Knowledge of phylogeny is of fundamental importance for understanding evolution. It has become an indispensable tool in modern genomics as a framework for interpreting genomes and metagenomes, for understanding the evolution of genes, proteins, and noncoding RNAs, as well as gene regulation by secondary RNA and protein structures, or for reconstructing ancestral genomes [1]. The era of next-generation sequencing (NGS) brought about an influx of data but also posed new theoretical challenges, for example, in reducing systematic error, insuring gene orthology, and working with incomplete datasets [2]. The contents of the special issue exemplify the wide range of uses for phylogenetics: traditional medicines, climate change, functional genomics, and microbial resistance to heavy metals and drugs.

Some topics of modern phylogenetics are to be mentioned. Traditionally, studies of species evolution to a large extent relied on the comparative analysis of genomic regions coding for rRNAs and proteins apart from the analysis of morphological characters. Later, analyses made use of regulatory elements and the structure of the genome as a whole. More recently, phylogenetic analyses are incorporating ultraconserved elements (UCEs) and highly conserved elements (HCEs). Models of evolution of the genome structure and HCE initially faced considerable algorithmic challenges, which gave rise to (often unnatural) constraints in these models even for conceptually simple tasks such as the calculation of distance between two structures or the identification of UCEs. These constraints are now being addressed with fast and efficient solutions with no constraints on the underlying models [3, 4]. These approaches have led to an unexpected result: at least for some organelles and taxa, the genome and HCE structures, despite themselves containing relatively little information, still adequately resolve the evolution of species. The HCEs identification is also important in searching for promoters and regulatory elements that characterize the functional evolution of the genome.

Another fundamental question is the resolution of ancient taxa with obscure and recalcitrant relationships. A classic example is the question of monophyly of the Mesozoa, specifically with respect to the parasitic phyla Orthonectida and Dicyemida. This question is aggravated by a well-known and yet still unsolved problem of long branch attraction. Of particular interest is the statistical view on such questions that leads to the problem of a formal description of the classes of trees for a given supermatrix which are generated by popular programs such as PhyloBayes and RAxML. Also of interest is the development of statistical tests for monophyly within this framework which retain accuracy despite increasingly large, genome-scale, datasets.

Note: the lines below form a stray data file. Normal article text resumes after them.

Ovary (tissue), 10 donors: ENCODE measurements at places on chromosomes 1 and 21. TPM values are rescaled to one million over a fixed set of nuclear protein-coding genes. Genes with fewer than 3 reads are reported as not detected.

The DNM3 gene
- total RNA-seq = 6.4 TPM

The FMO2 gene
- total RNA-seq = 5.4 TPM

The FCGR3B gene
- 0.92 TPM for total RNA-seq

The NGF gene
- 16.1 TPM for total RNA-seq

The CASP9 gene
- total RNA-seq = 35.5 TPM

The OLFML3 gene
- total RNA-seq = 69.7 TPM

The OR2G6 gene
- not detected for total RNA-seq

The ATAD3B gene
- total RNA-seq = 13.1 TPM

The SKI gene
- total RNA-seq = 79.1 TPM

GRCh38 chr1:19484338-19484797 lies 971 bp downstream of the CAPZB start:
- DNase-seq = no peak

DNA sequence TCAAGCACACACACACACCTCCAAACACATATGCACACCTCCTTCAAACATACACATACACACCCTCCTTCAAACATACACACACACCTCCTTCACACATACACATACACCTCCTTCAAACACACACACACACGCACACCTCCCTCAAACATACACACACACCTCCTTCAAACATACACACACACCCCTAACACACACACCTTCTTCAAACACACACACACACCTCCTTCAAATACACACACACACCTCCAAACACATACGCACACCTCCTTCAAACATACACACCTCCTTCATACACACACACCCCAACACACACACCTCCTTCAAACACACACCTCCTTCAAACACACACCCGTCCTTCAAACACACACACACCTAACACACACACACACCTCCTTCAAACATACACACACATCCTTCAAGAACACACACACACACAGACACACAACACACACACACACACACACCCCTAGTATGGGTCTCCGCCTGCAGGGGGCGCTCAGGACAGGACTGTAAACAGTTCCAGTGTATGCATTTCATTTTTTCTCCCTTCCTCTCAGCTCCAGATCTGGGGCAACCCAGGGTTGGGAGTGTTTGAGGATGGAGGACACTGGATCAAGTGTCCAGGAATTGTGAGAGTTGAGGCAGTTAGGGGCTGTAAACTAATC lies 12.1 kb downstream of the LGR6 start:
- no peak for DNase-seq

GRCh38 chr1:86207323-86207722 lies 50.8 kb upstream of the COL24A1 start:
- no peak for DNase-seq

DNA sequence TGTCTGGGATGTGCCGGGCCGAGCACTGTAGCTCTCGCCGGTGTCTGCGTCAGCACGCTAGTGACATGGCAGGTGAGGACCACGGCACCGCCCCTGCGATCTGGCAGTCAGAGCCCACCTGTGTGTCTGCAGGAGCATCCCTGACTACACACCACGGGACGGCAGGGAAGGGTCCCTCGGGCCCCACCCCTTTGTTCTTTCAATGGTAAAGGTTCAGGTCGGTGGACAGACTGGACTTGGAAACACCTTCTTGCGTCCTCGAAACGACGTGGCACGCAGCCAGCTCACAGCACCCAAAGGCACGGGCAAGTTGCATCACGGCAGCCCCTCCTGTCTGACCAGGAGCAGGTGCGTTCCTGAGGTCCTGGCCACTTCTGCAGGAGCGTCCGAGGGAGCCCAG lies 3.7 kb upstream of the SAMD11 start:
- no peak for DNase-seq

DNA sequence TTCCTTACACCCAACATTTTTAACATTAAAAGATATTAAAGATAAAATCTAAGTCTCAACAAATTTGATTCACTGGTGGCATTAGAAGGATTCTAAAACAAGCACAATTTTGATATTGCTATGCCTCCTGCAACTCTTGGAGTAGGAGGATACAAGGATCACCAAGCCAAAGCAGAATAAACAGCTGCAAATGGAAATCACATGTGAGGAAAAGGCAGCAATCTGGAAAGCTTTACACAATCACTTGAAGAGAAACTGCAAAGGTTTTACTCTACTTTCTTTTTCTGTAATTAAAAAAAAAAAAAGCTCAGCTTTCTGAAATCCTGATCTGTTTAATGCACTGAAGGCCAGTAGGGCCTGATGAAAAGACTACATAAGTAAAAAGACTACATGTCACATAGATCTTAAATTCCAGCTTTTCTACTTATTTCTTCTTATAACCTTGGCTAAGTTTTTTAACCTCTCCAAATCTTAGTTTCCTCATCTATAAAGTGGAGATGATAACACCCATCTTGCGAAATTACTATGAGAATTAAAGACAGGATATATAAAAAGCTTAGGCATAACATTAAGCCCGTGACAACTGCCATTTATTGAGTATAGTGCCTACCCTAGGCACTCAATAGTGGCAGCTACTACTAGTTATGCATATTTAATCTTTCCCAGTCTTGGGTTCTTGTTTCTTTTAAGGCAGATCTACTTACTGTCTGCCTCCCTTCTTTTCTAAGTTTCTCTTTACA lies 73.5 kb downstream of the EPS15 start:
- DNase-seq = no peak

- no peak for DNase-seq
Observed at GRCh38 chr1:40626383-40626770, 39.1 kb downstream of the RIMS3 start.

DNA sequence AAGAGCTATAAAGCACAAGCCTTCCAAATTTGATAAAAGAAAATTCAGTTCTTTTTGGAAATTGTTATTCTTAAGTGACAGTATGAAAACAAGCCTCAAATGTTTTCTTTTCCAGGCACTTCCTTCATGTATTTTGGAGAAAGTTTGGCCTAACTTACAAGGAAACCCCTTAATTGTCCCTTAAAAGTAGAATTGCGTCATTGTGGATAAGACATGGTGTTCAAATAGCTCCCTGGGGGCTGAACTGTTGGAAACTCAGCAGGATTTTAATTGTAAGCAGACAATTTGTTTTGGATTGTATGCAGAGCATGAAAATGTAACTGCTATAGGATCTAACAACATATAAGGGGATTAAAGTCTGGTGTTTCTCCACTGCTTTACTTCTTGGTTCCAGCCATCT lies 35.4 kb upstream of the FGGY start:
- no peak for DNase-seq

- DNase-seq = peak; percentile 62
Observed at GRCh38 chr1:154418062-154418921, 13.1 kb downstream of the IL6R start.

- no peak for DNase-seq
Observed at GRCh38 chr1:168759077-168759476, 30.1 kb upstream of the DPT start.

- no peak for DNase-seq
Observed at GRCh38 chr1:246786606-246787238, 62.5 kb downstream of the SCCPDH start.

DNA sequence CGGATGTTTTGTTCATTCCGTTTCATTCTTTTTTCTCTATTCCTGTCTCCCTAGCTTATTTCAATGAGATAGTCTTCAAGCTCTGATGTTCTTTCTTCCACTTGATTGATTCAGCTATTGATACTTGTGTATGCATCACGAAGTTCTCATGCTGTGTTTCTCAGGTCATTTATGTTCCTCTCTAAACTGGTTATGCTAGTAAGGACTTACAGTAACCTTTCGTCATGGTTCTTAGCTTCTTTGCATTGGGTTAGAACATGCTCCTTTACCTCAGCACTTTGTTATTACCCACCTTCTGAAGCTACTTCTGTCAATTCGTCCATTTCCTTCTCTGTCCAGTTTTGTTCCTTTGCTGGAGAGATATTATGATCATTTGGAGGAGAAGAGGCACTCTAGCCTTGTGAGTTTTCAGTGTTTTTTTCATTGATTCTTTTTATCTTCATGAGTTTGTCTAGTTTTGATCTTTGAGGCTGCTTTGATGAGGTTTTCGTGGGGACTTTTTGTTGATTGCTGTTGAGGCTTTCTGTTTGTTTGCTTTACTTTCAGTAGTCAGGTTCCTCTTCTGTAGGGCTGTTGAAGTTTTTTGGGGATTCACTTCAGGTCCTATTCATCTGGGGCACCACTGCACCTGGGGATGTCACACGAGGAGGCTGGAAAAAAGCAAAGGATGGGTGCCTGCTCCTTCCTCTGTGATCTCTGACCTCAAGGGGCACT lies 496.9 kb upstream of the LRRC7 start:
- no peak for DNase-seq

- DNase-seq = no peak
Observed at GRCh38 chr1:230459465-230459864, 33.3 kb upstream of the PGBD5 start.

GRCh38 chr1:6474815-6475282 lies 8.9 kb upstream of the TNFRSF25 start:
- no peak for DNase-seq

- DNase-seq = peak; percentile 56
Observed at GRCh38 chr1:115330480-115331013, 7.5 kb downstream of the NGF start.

Using regulatory elements for phylogeny is a complex problem. A key question is how to estimate statistical support for phylogenetic signal derived from regulatory elements that are highly dynamic and not easily aligned. Even simple computation of distances between genes, leader genes, or hairpins in RNA can be nontrivial [5]. An alternative approach is to extract phylogenetic signal from syntenic patterns of regulatory elements [6], but this comes with its own computational challenges.

Apart from classic molecular systematic applications to infer taxon phylogenies, the trend is to approach molecular and biodiversity assessment at different levels in various communities, for example, at the intraspecific level and with environmental samples, including systematic studies of bacterial and viral pathogenic agents. Molecular markers such as mobile elements are being developed and exploited in studies of population polymorphisms, and RNA secondary structures are used to detect signatures of selection.

A historical profile of molecular phylogenetics with some extrapolations into the future, as well as a brief outline of hot spots in this field, can be found in this special issue [7, 8]. We truly hope that these contributions will be of use to scientists in various areas in possibly helping them to find answers and pose new questions in their own research.


We gratefully thank all scientific reviewers who dedicated their time to evaluate submissions in this special issue.

Vassily Lyubetsky
William H. Piel
Peter F. Stadler